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Trends in Female Labor Force Participation in Sweden

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  • Gustafsson, Siv
  • Jacobsson, Roger

Abstract

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Suggested Citation

  • Gustafsson, Siv & Jacobsson, Roger, 1985. "Trends in Female Labor Force Participation in Sweden," Journal of Labor Economics, University of Chicago Press, vol. 3(1), pages 256-274, January.
  • Handle: RePEc:ucp:jlabec:v:3:y:1985:i:1:p:s256-74
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    References listed on IDEAS

    as
    1. Goldin, Claudia, 1989. "Life-Cycle Labor-Force Participation of Married Women: Historical Evidence and Implications," Journal of Labor Economics, University of Chicago Press, vol. 7(1), pages 20-47, January.
    2. R. G. Gregory & R. C. Duncan, 1981. "Segmented Labor Market Theories and the Australian Experience of Equal Pay for Women," Journal of Post Keynesian Economics, Taylor & Francis Journals, vol. 3(3), pages 403-428, April.
    3. Hill, M Anne, 1983. "Female Labor Force Participation in Developing and Developed Countries-Consideration of the Informal Sector," The Review of Economics and Statistics, MIT Press, vol. 65(3), pages 459-468, August.
    4. Jacob Mincer, 1962. "Labor Force Participation of Married Women: A Study of Labor Supply," NBER Chapters,in: Aspects of Labor Economics, pages 63-105 National Bureau of Economic Research, Inc.
    5. Ben-Porath, Yoram, 1973. "Labor-Force Participation Rates and the Supply of Labor," Journal of Political Economy, University of Chicago Press, vol. 81(3), pages 697-704, May-June.
    6. Killingsworth,Mark R., 1984. "Labor Supply," Cambridge Books, Cambridge University Press, number 9780521299169, March.
    7. Heckman, James J, 1974. "Shadow Prices, Market Wages, and Labor Supply," Econometrica, Econometric Society, vol. 42(4), pages 679-694, July.
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    Citations

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    Cited by:

    1. Lazuka, Volha, 2017. "Infant health and later-life labour market outcomes : Evidence from the introduction of sulfa antibiotics in Sweden," Lund Papers in Economic History 154, Lund University, Department of Economic History.
    2. Niknami, Susan, 2010. "Intergenerational Transmission of Education among Immigrant Mothers and their Daughters in Sweden," SULCIS Working Papers 2010:10, Stockholm University, Linnaeus Center for Integration Studies - SULCIS.
    3. Ingrid Verheul & André Van Stel & Roy Thurik, 2006. "Explaining female and male entrepreneurship at the country level," Entrepreneurship & Regional Development, Taylor & Francis Journals, vol. 18(2), pages 151-183, March.
    4. Ingrid Verheul & Andre van Stel & Roy Thurik, 2004. "Explaining female and male entrepreneurship across 29 countries," Papers on Entrepreneurship, Growth and Public Policy 2004-08, Max Planck Institute of Economics, Entrepreneurship, Growth and Public Policy Group.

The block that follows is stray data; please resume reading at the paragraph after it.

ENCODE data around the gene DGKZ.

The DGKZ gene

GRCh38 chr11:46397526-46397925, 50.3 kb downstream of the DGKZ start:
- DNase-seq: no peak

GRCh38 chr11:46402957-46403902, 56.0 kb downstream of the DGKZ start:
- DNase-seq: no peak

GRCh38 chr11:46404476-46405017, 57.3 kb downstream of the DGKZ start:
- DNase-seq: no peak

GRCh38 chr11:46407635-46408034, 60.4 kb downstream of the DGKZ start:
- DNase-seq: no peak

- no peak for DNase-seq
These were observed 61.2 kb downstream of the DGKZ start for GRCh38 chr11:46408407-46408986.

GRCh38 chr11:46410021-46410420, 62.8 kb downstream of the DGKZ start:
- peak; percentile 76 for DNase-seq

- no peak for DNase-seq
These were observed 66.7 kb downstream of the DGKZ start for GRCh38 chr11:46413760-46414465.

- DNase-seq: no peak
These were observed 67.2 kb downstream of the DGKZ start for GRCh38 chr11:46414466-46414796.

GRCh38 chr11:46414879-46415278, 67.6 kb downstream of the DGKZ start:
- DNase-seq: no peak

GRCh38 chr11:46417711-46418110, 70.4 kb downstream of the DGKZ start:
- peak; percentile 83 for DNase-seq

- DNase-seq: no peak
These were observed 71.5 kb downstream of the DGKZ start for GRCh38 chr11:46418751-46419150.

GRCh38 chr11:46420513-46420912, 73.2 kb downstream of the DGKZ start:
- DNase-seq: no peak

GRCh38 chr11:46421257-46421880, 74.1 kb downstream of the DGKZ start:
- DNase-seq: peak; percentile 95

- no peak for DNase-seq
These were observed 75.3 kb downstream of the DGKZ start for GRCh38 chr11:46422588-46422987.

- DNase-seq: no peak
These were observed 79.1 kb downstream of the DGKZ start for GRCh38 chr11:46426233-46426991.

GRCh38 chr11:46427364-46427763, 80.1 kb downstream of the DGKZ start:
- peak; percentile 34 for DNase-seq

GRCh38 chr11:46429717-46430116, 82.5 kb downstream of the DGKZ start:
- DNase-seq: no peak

5. Meltem Ince, 2009. "A Socio-Economic Perspective on Women Entrepreneurs: Evidence from Turkey," Economic Studies journal, Bulgarian Academy of Sciences - Economic Research Institute, issue 4, pages 138-166.
    6. Ruthanne Deutsch, 1998. "How Early Childhood Interventions Can Reduce Inequality: An Overview of Recent Findings," IDB Publications (Working Papers) 50998, Inter-American Development Bank.
    7. Ruthanne Deutsch, 1998. "How Early Childhood Interventions Can Reduce Inequality: An Overview of Recent Findings," IDB Publications (Working Papers) 6136, Inter-American Development Bank.
    8. Heather Antecol, "undated". "An Examination of Cross-Country Differences in the Gender Gap in Labor Force Participation Rates," Canadian International Labour Network Working Papers 37, McMaster University.
    9. Beate Henschel, 2008. "Why is the share of women willing to work in East Germany larger than in West Germany? A logit model of extensive labour supply decision," ifo Working Paper Series 56, ifo Institute - Leibniz Institute for Economic Research at the University of Munich.
    10. HÃ¥kan Selin, 2009. "The Rise in Female Employment and the Role of Tax Incentives - An Empirical Analysis of the Swedish Individual Tax Reform of 1971," CESifo Working Paper Series 2629, CESifo Group Munich.
    11. Sujata Byravan, 2009. "Gender and Innovation in South Asia," Working Papers id:1890, eSocialSciences.
    12. Mizuki Komura, 2013. "Tax reform and endogenous gender bargaining power," Review of Economics of the Household, Springer, vol. 11(2), pages 175-192, June.
    13. Alícia Adserà, 2004. "Changing fertility rates in developed countries. The impact of labor market institutions," Journal of Population Economics, Springer;European Society for Population Economics, vol. 17(1), pages 17-43, February.
    14. Antecol, Heather, 2000. "An examination of cross-country differences in the gender gap in labor force participation rates," Labour Economics, Elsevier, vol. 7(4), pages 409-426, July.
    15. Håkan Selin, 2014. "The rise in female employment and the role of tax incentives. An empirical analysis of the Swedish individual tax reform of 1971," International Tax and Public Finance, Springer;International Institute of Public Finance, vol. 21(5), pages 894-922, October.
    16. repec:spr:jopoec:v:30:y:2017:i:4:d:10.1007_s00148-017-0648-x is not listed on IDEAS
    17. Boschini, Anne & Håkanson, Christina & Rosén, Åsa & Sjögren, Anna, 2011. "Trading off or having it all? Completed fertility and mid-career earnings of Swedish men and women," Working Paper Series 2011:15, IFAU - Institute for Evaluation of Labour Market and Education Policy.
    18. Adsera, Alicia, 2005. "Where Are the Babies? Labor Market Conditions and Fertility in Europe," IZA Discussion Papers 1576, Institute for the Study of Labor (IZA).

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